Re: Foxlee Gum Process

From: Katharine Thayer ^lt;[email protected]>
Date: 06/24/04-06:21:21 AM Z
Message-id: <>

Katharine Thayer wrote:

> What it seems to me you are arguing is that Marion got a dark reaction
> and Galinksy didn't, because Galinsky didn't have enough dichromate and
> moisture left to produce a dark reaction.

But this doesn't even work, because if the unexposed gelatin didn't wash
away, as you were arguing earlier, then Marion shouldn't have got an
image if it's the dark reaction that's responsible for the image; the
gelatin should have just insolubilized throughout. In fact this was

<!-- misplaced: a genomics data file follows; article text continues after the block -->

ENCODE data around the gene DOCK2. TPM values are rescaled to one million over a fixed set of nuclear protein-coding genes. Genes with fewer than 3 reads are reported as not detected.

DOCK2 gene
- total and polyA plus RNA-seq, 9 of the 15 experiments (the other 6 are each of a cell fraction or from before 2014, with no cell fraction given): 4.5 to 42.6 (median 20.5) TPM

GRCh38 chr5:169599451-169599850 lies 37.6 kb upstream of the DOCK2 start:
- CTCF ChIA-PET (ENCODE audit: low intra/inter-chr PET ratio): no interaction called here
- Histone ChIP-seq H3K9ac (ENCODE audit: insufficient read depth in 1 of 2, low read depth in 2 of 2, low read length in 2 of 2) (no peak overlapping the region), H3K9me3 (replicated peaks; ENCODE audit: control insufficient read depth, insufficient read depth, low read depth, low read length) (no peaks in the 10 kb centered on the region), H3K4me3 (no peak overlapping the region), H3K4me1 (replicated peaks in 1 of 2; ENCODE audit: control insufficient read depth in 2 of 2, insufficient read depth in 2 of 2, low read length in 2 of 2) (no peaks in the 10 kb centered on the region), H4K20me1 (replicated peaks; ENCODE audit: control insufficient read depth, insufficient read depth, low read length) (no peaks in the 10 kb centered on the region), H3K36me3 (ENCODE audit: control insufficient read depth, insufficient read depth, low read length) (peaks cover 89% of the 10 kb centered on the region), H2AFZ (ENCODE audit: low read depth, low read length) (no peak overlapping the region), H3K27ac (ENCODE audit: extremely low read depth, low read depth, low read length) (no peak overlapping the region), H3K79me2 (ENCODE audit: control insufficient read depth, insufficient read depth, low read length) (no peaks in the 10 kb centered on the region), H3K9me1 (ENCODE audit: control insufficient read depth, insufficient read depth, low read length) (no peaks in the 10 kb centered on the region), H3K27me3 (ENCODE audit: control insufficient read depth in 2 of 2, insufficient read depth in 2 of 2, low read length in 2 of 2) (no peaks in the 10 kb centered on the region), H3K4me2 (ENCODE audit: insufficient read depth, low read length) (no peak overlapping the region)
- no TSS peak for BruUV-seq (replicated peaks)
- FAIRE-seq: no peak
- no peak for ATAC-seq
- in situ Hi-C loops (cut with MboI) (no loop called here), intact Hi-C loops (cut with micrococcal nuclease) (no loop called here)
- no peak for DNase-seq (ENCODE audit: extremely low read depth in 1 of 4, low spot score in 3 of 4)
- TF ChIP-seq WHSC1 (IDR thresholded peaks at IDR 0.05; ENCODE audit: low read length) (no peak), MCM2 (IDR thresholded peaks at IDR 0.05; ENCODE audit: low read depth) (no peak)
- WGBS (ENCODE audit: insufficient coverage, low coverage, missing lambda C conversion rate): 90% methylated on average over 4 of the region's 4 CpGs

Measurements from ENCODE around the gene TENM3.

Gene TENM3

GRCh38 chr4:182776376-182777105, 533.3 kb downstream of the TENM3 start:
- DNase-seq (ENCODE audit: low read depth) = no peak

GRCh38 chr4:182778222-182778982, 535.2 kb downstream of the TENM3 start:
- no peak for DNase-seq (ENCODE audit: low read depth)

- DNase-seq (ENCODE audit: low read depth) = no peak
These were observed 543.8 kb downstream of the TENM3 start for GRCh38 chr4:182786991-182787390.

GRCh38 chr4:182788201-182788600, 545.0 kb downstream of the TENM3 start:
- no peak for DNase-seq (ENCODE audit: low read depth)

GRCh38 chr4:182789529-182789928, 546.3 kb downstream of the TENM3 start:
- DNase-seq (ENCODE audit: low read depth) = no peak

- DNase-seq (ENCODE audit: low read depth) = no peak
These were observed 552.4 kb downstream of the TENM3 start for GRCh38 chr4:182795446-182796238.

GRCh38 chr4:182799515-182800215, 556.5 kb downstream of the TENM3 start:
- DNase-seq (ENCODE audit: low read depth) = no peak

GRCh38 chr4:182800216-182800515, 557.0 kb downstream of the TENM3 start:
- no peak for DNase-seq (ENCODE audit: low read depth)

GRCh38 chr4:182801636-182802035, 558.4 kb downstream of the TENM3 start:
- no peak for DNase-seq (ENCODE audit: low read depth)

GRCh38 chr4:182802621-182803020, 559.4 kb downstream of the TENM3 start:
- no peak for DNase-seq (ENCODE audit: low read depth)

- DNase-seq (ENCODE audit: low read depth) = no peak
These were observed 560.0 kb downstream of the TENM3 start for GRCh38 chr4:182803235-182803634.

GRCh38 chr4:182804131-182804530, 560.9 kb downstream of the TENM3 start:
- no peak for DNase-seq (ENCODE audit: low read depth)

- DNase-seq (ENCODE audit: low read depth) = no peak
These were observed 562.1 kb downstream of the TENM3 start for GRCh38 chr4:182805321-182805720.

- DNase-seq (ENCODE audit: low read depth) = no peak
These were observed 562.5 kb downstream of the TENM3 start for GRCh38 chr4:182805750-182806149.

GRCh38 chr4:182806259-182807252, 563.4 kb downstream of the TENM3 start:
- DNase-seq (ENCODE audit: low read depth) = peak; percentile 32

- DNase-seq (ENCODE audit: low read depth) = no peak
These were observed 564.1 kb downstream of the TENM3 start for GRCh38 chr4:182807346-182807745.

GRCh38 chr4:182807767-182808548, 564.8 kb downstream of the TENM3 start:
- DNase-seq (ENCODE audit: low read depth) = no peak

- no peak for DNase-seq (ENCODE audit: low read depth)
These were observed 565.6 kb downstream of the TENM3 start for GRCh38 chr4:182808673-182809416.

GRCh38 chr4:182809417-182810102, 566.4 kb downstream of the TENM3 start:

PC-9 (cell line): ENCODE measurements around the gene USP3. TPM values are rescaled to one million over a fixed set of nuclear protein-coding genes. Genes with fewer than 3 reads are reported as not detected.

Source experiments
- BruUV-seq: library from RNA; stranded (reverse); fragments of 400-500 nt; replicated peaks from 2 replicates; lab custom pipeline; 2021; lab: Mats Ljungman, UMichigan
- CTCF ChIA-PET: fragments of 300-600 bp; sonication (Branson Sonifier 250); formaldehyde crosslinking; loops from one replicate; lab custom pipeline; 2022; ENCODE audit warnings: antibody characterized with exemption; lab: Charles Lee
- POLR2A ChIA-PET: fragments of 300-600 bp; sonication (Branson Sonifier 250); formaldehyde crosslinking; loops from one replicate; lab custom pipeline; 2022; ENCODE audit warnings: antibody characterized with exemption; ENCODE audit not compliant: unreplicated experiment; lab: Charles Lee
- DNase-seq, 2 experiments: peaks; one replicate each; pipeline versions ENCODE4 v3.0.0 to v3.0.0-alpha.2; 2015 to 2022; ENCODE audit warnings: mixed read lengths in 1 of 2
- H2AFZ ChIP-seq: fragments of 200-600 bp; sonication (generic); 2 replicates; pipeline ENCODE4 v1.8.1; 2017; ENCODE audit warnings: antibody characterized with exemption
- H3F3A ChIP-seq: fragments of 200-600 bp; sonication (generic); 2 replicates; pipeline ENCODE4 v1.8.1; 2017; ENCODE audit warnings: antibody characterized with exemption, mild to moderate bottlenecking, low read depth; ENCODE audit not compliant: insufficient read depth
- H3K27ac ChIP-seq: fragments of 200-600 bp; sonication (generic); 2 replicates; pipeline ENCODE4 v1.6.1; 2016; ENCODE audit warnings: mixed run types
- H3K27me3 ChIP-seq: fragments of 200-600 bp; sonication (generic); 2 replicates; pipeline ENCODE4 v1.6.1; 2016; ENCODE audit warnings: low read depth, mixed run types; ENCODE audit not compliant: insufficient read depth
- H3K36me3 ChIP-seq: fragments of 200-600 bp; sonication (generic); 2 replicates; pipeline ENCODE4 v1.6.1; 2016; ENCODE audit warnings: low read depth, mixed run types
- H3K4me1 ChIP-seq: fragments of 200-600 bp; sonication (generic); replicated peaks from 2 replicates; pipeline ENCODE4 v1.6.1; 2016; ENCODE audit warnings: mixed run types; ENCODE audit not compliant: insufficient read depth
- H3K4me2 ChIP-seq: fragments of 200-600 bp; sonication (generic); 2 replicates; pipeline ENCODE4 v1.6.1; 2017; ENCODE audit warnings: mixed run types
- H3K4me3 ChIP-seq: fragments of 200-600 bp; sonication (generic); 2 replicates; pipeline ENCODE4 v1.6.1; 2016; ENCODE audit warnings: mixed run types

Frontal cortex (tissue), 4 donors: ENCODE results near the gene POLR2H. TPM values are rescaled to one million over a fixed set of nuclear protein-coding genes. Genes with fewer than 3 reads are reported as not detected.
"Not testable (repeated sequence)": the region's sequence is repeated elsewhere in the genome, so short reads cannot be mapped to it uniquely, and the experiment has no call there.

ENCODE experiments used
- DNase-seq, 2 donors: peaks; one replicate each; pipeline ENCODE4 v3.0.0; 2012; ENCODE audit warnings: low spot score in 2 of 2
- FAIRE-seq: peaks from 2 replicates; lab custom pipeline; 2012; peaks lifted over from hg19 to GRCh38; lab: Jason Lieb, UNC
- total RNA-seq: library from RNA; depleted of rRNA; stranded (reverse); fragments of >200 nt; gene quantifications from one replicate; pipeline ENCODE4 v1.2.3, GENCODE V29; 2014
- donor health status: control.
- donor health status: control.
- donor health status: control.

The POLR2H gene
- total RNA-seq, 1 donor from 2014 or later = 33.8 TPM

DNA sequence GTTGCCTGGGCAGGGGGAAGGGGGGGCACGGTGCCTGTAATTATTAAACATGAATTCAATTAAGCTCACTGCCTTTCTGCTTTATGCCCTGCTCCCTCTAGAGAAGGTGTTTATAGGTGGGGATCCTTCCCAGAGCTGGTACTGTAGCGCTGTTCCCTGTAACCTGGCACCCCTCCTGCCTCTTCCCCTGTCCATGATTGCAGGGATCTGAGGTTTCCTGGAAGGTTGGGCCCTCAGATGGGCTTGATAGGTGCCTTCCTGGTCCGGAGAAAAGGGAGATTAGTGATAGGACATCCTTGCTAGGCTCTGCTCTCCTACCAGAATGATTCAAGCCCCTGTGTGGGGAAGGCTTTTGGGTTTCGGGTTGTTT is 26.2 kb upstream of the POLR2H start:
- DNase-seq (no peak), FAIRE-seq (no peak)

Galinsky's question in the first place; she wrote that if the true
explanation for Marion's observation were that once action was set up by
light in a dichromated gelatin film this could induce the same change in
gelatin placed in contact with it, then it seemed remarkable to her that
"the outline of the image would be preserved, since one would expect the
change to occur in the unchanged material around the exposed parts. It
seems more probable that the change is purely mechanical." This is why
she repeated the experiment without the pressure.

As to exposing to maximum insolubility, perhaps we mean something
different by this. When I expose a print, I expose to maximum
insolubility, so I assume that others do the same, and that Marion, for
example, did the same, as well as Galinsky.
Received on Thu Jun 24 13:18:02 2004

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